Creative Writings Flash Fiction

Graduation Day

I saw her today on graduation day, with her family, but I was okay. Because I saw the way she looked at them. A smile on her face, one that I’ve never seen before. Though I could only watch her from afar, I can see her talking with the people who made her happy.

For a moment, my memory of being with her on the night before graduation day suddenly popped up. It was after the graduation rehearsal had finished. We were walking side by side to the campus’ parking lot as best friends, hoping that I could drive her to her boarding house on time. Among the dim yellow street lights and neatly arranged rows of cars, I turned my gaze to her. She looked tired.

“Is everything okay?” I asked her.

She didn’t answer, remaining silent for a while as she usually does. Her face looked gloomy. A few seconds passed by, she stopped walking as if there was a burden that made her stop. “There is something that I need to tell you, George.” She warmly looked into my eyes.

“What is it, Emily?” I replied. 

“This may sound sudden for you, but I think you should know this earlier,” she said with a soft voice. “By the time the graduation ends, I will have to go back to Jakarta for a long time.”

There was an awkward silence that passed between us. 

I tried to stay calm and asked, “Until when?” 

She smiled at me. “I honestly don’t know.” 

The air felt heavier than before, and I knew that she was telling the truth. “If you have anything that you want to say to me, just say it. Because I know that you and I won’t be the same person anymore, like many other good friends,” she said. 

“How about you say it first?” I slowly approached her, leaning my back against the back of my car. “It would be nice for me to be a listener for my busy best friend.” 

She laughed a little, freeing up a small burden inside her, which made her face look a little bit happier. “I’ve done it before, George, many times,” she replied. “It’s nice to have a friend like you. Whenever I have something to be said, to be let out, you always make time for me and ask if I’m okay or not. Like you just did.”  

“Well, I guess you won’t find someone like me again.” 

“Yup, you can say that.” She took a deep breath, tightly holding my shoulder. “It’s you, George. It’s always been you.” 

The clouds began to clear and the moon is shining through. The wind was starting to feel cold. I looked up to the night sky, along with my words flowing, “I still don’t believe that this is our last night before we become adults. All we wanted to do was to grow up. But now, all we want is to be the little kids looking at the moon without a thing to worry about.” 

She followed my gaze to the night sky. “At least we can still see it the same way,” she said with a faint smile. “It’s beautiful, isn’t it?” 

I slowly looked at her in wonder. “Yes, the moon is beautiful.” 

One second passed. We stood side by side in silence.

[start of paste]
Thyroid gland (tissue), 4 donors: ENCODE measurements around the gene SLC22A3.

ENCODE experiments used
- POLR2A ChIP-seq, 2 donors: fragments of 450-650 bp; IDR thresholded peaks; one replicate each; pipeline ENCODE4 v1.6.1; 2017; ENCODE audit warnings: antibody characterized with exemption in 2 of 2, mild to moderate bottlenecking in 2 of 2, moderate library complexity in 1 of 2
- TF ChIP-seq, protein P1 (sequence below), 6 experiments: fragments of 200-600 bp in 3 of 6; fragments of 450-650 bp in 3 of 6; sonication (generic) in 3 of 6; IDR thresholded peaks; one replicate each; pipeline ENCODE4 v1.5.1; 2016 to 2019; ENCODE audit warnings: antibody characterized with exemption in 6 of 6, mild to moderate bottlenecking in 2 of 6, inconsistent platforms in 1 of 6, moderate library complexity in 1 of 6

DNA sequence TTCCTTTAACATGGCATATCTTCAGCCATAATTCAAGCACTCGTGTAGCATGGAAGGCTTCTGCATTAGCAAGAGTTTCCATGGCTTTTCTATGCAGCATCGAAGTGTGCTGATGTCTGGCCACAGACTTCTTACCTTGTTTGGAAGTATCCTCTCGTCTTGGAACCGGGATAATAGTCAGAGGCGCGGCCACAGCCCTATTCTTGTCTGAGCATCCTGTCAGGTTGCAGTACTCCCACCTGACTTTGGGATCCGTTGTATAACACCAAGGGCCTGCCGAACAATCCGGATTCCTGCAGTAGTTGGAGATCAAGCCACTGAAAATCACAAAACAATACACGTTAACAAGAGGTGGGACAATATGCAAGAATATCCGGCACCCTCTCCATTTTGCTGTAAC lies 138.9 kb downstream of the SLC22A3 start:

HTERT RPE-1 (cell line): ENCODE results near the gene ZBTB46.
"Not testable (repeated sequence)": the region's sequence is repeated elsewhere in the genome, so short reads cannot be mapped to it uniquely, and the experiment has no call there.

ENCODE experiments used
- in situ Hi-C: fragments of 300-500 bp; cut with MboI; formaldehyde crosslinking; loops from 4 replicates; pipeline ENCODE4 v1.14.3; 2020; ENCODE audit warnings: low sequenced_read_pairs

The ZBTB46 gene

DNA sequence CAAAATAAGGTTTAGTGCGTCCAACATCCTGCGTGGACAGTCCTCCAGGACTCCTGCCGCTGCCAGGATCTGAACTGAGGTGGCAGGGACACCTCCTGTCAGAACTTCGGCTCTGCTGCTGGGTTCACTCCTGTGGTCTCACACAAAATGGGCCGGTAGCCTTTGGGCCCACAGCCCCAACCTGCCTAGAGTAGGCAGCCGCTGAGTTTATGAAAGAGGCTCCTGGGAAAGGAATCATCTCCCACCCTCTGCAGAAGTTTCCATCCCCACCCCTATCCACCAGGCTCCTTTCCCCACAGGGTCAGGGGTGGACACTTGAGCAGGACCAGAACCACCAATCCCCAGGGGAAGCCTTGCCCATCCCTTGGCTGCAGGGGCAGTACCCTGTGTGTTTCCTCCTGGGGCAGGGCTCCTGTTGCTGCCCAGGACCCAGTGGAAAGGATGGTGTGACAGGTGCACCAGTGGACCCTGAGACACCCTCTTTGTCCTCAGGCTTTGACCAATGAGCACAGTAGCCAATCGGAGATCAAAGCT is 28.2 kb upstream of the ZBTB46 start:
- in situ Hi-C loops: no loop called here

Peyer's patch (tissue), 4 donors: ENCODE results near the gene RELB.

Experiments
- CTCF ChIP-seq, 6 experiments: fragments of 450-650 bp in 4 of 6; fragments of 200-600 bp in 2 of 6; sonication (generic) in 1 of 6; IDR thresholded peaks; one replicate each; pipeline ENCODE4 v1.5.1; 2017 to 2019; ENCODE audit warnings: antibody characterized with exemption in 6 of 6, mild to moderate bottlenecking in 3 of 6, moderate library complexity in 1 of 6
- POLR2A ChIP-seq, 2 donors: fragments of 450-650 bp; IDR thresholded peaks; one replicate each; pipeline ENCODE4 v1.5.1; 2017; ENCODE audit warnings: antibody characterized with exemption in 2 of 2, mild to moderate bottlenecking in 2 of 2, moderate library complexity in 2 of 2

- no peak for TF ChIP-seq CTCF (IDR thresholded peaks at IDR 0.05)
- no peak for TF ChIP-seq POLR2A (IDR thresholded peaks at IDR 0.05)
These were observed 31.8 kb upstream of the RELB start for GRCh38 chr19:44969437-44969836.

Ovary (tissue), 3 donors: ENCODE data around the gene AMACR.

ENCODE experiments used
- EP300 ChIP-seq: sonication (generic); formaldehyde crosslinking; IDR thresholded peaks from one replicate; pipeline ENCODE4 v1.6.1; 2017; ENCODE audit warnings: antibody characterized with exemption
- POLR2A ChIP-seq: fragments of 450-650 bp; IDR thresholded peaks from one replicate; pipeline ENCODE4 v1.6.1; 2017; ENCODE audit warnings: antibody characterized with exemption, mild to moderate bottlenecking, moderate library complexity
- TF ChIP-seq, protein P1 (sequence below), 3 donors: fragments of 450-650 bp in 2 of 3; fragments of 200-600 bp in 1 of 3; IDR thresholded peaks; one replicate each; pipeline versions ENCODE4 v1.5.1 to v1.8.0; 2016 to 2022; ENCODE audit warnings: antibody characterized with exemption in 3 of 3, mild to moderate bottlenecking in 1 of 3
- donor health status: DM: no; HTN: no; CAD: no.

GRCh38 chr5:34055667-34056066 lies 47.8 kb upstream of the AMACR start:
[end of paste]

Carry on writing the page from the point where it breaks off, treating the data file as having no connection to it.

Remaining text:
“Have you ever met someone who is like the moon?” she asked, randomly.

“Yes, I have,” I answered her. “She’s quite close to me. She’s beautiful both inside and outside, but I’ve never had the guts to say that to her.” 

Emily didn’t say a thing, being a good listener as she is.

I continued my words, “As time went by, we become closer and closer. There was this one moment, when we were talking in a food stall until midnight, but neither of us thought that time would go so fast. And when we decided to leave, we waved at each other. I got in the car, watching her fade away slowly. Then, I felt something was missing.” 

“Just like that?” she asked. 

“Yup, just like that,” I said, looking at her, warmly. “Because sometimes when you meet someone for the first time, you hardly pay any attention to them. You may not even really be attracted to this person, but as soon as you get to know them, you notice yourself slowly falling for them. This person that was once average to you, has quickly become the most beautiful person in the world and perhaps the most important. It’s funny. You never saw that coming, and that’s love for me.”

She thought about that for a while and asked, “Will she come tomorrow at the graduation?” 

I nodded. “And I’ll be there when she graduates, cheering the loudest.” 

She replied with a genuine smile, making the night even longer. 

My thoughts were interrupted when I heard her name being called. She walked up to the podium, doing the graduation tradition. As she faced the audience, I stood up. Cheering her as loud as I could even though she still didn’t realize it. Then, she got off the podium and walked to her seat. For a split second, she smiled again. Maybe not at me, but she’s still smiling. As long as she’s happy, I’ll be okay.


Journalist: Vincentius Rhesa

Editor: Cynthia Olga Handoko, Cherry Larissa Hendranata (QC)

Illustrator: Ajeng Suci Hati

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